Synthetic Phonics is the gold standard, evidence-based approach to teaching literacy, which suggests the fastest pathway into literacy is knowledge of alphabet sounds and phonic sounds. Students require alphabet knowledge in order to embark on the process of learning to read and spell. However, rather than letter naming ability, letter sound knowledge is the more important skill for entry into formalized literacy learning.
Alphabet Sounds and Spelling
- In order to spell the basic word ‘dog’ a child must first “sound-out” (or phonemically segment) “d”, “oh”, “g” and then the child must recall and apply in correct order the alphabet letter sounds.
- In order to read the word ‘dog’ a child must recognize each letter symbol and convert each symbol into the correct sound “d”, “oh”, “g” and then the child must blend the sounds together (phonemic blending ability).
In neither of the above early spelling and reading processes did alphabet letter naming come into the equation. Although knowing the visual alphabet is important to ‘name the letters’ when spelling, it doesn’t allow students to better learn to read and write. Instead knowing the sounds of the alphabet is the more important skill.
However, many years of experience working with students has revealed a pattern. It is alphabet letter sound ability that is the more difficult of the two areas for students to acquire and it is alphabet letter sounds that parents often have difficulty pronouncing.
How to Teach Alphabet Sounds
At PLD Literacy, we focus on a multi sensory approach.
Within this program, a multi-sensory approach to teaching the alphabetic letter sounds has been adopted:
- Students feel what their mouth is doing when they produce the letter sounds.
- Students see what their mouths look like when their mouths produce the letter sound (through an image of the mouth on each page).
- Students also visually connect a core picture/word with the letter sound (e.g. ‘mix’, ‘teeth’ and ‘snake’).
- From an auditory perspective students identify the initial sound in simple target words (e.g. teeth starts with a “t”).
- Students move and rehearse a basic action associated with each target picture (which also engages a kinaesthetic dimension).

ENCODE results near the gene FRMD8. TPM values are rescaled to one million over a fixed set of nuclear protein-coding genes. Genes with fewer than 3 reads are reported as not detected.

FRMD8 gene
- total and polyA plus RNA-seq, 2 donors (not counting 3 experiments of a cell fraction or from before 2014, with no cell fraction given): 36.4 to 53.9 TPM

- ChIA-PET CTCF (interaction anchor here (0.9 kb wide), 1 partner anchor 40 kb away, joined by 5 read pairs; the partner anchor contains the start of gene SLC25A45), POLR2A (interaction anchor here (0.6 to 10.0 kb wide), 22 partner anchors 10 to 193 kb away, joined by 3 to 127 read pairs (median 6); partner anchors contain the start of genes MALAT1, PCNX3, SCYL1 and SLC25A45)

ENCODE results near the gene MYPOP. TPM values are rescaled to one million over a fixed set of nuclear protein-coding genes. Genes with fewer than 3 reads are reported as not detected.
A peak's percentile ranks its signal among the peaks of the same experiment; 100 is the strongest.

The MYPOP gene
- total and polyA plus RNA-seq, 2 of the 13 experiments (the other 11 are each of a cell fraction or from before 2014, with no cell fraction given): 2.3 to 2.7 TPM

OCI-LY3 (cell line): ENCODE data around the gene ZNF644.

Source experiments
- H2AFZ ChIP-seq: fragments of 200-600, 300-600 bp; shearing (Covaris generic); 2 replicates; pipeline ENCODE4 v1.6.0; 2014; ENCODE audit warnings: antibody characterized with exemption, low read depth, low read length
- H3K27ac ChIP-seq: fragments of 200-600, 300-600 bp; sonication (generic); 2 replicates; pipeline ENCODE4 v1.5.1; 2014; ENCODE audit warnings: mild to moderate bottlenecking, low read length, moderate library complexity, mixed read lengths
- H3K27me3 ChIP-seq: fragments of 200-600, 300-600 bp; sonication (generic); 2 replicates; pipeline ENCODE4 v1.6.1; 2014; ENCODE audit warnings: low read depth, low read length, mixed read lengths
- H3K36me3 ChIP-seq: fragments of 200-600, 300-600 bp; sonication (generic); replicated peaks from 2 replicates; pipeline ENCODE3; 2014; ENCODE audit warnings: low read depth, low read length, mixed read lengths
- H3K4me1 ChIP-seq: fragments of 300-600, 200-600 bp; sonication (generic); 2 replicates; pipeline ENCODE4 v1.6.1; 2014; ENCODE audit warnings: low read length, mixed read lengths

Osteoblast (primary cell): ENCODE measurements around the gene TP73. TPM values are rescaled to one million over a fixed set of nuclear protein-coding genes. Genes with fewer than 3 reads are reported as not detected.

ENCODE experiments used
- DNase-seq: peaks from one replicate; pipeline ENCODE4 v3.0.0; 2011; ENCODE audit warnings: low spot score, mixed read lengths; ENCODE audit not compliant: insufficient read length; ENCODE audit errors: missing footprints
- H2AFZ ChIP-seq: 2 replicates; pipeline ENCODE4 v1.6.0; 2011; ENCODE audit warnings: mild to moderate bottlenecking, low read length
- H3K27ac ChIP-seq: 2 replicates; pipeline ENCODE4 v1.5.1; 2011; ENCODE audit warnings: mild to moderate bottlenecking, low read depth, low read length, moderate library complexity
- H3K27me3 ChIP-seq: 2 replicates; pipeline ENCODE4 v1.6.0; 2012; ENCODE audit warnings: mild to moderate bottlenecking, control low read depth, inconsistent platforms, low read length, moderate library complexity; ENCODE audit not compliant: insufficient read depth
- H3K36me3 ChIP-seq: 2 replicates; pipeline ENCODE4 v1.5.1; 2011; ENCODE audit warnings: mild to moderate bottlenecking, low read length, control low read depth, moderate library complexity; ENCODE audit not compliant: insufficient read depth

This multi-sensory focus will ensure children transfer their understanding of the alphabet sounds to their learning. Attention to the mouth movements involved in producing the sounds of letters heightens children’s attention to the sound structure and supports the organization of the letter symbols in spelling and the decoding of the symbols in reading. The combination of the attention to the oral, auditory and visual aspects of the alphabetic letter symbols significantly accelerates the acquisition of the earliest reading and spelling steps.
Video Example of a Multi-Sensory Approach to Literacy
The following video clip provides a model of the pronunciation of each of the alphabet sounds with an Australian accent. The viewing of the clip aims to assist those working with children to articulate the best model of the common sound linked to each alphabetic symbol and thereby assist the transition to early reading, spelling and writing. Several demonstrations are included which illustrate:
- How to pronounce the sounds of the alphabet.
- How to articulate each sound with the associated letter action.
- Tips for building upon letter naming to the more useful alphabet sounds.
- Models of the mouth movements that accompany the alphabet sounds, and tips for how parents can model the sounds when English is not their first language.
So are alphabet sounds important to literacy?
Yes, while it is the harder of the two
This blog was first published on the 28th of August 2015.